In the Philippines where laws are best honored on the breach, dangerous firecrackers have also been manufactured to produce the loudest boom, one that ascertains it scares the devil out of the world.
And since a loud explosion almost always means destruction to nearby glass windows, or major injury to the usually groggy reveler who ignited the firecracker wick, these have been banned. The ban however puts them on the most sought after list.
Bought for their notorious roles as noisemakers to scare evil spirits and bad luck for the new year, firecrackers in the Philippines are sales trends in the holidays, as if the holiday spending has never been that enough.
New Year’s Eve is such a big bang in the Philippines in the same intensity the Americans enjoy Fourth of July.
A tradition carried over from decades of Chinese and Spanish occupation, lighting of firecrackers and getting loud in the new year has been a pre-occupation of most Filipinos.
The quest for the loudest seemingly has become a barometer of one’s bold statement; hey we got this, what have you?
Recently, ABS-CBN.com lists some of today's in-demand but banned firecrackers:
1. Pacquiao - named after Manny Pacquiao. It comes in the form of thick, black phosphorus sticks and is bigger and more powerful than the piccolo, another type of firecracker.
2. Goodbye Gloria - named after Gloria Macapagal Arroyo. Its packaging is emblazoned with the former President's face, and is said to be able to shut off street lamps and shatter glass windows.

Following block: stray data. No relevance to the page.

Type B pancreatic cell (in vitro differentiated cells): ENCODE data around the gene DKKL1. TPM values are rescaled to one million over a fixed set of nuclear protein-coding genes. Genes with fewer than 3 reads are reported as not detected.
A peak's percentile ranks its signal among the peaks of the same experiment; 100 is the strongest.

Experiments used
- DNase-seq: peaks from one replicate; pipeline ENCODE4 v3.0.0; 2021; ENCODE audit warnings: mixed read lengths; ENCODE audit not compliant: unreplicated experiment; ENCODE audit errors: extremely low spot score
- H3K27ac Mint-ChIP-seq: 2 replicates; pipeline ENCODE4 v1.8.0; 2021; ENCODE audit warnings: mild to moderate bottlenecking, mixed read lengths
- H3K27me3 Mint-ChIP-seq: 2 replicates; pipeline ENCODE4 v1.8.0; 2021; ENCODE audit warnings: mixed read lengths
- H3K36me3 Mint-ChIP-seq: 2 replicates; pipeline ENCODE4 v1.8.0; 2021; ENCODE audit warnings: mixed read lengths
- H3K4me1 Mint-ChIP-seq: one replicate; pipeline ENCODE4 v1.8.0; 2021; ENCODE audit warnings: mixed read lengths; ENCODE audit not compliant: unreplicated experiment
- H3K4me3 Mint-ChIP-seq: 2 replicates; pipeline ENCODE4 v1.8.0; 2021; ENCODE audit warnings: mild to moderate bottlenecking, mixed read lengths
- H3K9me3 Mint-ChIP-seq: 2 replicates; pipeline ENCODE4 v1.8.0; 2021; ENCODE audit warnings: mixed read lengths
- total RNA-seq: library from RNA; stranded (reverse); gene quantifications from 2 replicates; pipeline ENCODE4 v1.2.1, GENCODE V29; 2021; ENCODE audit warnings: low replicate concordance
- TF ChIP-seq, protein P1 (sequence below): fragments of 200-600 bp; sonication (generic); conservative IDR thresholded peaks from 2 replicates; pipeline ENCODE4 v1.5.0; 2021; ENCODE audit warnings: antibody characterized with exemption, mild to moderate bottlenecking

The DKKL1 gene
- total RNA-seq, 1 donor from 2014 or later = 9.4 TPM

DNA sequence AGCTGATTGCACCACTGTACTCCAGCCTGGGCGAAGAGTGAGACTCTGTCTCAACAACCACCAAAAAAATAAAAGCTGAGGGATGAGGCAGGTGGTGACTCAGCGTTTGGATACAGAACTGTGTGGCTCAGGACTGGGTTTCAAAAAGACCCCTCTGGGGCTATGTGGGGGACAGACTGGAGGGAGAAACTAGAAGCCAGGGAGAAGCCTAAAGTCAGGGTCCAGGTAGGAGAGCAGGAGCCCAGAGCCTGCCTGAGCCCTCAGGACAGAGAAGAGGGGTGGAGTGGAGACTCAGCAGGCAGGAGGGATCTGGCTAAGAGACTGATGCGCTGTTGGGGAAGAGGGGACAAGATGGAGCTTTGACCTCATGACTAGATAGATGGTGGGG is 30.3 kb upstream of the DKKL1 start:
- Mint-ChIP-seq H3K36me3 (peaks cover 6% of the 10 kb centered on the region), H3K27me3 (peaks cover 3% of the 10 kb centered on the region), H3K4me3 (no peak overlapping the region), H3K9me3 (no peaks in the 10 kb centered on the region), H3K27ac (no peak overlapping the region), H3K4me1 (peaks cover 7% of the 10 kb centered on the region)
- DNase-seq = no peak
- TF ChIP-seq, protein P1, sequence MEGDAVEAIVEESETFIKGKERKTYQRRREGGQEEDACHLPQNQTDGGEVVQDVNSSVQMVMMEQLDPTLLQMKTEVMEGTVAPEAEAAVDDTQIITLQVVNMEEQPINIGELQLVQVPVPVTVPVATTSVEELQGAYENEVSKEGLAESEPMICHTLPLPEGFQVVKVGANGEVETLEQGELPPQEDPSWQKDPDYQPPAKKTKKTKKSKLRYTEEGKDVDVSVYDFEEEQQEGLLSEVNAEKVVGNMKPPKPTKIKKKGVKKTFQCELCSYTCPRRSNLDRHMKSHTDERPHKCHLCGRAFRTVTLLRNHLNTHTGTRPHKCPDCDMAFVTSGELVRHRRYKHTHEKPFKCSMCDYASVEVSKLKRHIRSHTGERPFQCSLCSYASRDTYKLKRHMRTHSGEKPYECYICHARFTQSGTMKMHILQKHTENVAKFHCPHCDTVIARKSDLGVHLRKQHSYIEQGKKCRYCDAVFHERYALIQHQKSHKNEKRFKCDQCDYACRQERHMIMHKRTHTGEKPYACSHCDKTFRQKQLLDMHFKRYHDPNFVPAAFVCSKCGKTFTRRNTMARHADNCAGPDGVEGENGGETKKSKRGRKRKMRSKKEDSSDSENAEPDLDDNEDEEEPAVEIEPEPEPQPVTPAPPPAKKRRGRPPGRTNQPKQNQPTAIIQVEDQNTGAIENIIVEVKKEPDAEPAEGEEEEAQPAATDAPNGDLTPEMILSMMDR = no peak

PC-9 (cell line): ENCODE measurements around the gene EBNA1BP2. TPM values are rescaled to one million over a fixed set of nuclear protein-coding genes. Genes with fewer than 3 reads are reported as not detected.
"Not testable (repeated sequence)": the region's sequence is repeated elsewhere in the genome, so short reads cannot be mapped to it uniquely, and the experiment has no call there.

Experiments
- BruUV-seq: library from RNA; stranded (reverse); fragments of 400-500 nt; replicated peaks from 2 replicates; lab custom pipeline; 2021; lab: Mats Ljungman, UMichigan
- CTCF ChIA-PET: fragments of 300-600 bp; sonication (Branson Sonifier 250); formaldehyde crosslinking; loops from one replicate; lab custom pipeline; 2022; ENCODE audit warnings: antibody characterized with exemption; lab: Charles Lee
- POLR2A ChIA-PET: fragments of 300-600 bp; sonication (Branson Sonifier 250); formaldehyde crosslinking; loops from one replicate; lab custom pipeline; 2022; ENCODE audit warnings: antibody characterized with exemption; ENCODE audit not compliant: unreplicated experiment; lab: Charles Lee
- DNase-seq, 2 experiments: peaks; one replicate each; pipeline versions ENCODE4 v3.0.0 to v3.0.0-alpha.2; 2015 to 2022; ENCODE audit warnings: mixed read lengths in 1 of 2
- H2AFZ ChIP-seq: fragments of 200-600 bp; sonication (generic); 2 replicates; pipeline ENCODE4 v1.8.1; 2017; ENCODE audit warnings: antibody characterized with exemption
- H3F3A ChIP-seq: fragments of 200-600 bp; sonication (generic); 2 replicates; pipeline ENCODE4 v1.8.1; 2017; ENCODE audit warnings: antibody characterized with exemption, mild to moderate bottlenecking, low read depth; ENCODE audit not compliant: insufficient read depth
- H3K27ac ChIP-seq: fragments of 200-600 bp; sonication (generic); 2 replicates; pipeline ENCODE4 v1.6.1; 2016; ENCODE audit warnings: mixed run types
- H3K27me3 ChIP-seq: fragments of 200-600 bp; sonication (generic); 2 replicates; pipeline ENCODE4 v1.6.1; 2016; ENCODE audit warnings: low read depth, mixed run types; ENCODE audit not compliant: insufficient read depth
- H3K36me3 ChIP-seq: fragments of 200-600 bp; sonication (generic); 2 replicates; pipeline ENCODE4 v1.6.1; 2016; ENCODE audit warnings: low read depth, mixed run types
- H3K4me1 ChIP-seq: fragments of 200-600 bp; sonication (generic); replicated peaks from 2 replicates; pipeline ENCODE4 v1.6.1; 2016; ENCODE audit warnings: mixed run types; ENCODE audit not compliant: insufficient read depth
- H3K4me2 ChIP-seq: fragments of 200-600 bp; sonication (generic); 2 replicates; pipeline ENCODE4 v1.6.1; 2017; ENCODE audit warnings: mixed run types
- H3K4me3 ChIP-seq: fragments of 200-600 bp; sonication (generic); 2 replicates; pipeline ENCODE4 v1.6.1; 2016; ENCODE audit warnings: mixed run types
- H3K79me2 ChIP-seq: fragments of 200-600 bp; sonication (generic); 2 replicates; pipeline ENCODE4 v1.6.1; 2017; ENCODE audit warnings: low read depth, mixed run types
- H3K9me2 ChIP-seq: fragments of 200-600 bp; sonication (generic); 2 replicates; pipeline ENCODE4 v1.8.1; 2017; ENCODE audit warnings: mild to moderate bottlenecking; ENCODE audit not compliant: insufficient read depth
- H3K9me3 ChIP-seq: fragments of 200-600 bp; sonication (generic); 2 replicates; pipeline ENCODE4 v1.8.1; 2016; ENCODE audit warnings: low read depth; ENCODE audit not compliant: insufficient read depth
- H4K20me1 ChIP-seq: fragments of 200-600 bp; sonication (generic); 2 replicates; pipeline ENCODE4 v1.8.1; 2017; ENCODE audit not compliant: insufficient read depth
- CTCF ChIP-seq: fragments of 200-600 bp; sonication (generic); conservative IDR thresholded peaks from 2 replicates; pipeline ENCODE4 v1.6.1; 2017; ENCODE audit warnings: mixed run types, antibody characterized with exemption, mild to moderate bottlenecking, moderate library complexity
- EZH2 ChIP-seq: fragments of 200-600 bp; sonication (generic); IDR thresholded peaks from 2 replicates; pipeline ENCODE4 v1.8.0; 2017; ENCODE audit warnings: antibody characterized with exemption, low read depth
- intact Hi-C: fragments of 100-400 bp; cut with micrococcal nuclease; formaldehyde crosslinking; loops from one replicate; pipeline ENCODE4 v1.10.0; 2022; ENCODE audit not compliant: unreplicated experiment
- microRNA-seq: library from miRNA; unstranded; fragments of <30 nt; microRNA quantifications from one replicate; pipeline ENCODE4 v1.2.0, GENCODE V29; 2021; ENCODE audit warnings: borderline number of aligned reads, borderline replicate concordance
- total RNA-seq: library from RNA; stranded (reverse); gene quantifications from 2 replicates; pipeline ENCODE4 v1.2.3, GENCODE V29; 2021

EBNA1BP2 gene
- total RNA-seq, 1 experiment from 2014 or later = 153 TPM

3. Ampatuan - named after the Ampatuan clan, whose members have been accused of being behind the country's worst election-related violence, the Maguindanao massacre. It is described as more powerful than pla-pla, a triangle-shaped firecracker.
4. Trillanes - named after Senator Antonio Trillanes IV. It is a 16-inch long cylindrical explosive.
5. Bin Laden - named after the late Osama bin Laden, leader of the terrorist group Al Qaeda. It is described as a powerful baby dynamite.
6. Goodbye Philippines - a giant triangular firecracker which can reportedly shatter a wall.
7. Goodbye Earth - a triangular firecracker that is triple the size of an ordinary five-star.
8. Goodbye Universe - a firecracker as large as a bucket of chicken sold in fast food chains.
In the previous years, police authorities imposed regulations on the sale of other noise-making explosives.
On the regulated list are super lolo (grandfather), kwitis, bawang (“garlic”), airwolf and other large firecrackers.
The idea is to make some noise, clarifies a police officer, so anything harmless is on.
For this, and consistent with the tradition, expect cars, trucks and motorcycles vroomed and revved, horns tooted on the eve of the new year, to cause as much noise as possible.
Revving and vrooming engines are done in the belief that it causes engines to last longer.
To hit two birds in one stone, motorists drag empty cans all around town, while some blow whistles.
|Last Updated on Sunday, 21 July 2013 23:53|